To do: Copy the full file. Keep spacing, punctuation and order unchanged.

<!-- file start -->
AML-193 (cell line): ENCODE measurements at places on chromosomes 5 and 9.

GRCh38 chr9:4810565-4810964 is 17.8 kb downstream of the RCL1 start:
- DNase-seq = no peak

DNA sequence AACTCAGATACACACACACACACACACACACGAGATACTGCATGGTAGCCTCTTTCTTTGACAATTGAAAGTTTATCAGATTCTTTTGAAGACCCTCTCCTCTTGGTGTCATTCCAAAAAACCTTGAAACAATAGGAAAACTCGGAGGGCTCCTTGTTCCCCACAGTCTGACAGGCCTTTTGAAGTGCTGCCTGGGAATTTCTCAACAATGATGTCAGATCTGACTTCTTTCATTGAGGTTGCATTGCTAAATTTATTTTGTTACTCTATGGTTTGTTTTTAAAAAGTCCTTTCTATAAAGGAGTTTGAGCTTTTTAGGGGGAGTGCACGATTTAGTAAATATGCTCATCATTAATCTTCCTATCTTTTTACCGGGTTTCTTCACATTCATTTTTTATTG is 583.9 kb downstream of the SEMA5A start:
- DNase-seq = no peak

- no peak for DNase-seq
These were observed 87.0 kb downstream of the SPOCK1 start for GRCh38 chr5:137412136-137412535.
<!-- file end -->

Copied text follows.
AML-193 (cell line): ENCODE measurements at places on chromosomes 5 and 9.

GRCh38 chr9:4810565-4810964 is 17.8 kb downstream of the RCL1 start:
- DNase-seq = no peak

DNA sequence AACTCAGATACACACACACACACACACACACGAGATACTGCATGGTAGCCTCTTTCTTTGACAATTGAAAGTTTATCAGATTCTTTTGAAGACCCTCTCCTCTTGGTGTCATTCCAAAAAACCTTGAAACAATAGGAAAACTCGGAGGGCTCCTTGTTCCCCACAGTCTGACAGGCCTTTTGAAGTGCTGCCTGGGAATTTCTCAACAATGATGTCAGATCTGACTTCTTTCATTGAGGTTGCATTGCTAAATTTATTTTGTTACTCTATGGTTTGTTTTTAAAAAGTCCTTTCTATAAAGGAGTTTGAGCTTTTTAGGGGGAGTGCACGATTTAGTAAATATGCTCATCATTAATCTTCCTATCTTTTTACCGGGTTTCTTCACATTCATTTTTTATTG is 583.9 kb downstream of the SEMA5A start:
- DNase-seq = no peak

- no peak for DNase-seq
These were observed 87.0 kb downstream of the SPOCK1 start for GRCh38 chr5:137412136-137412535.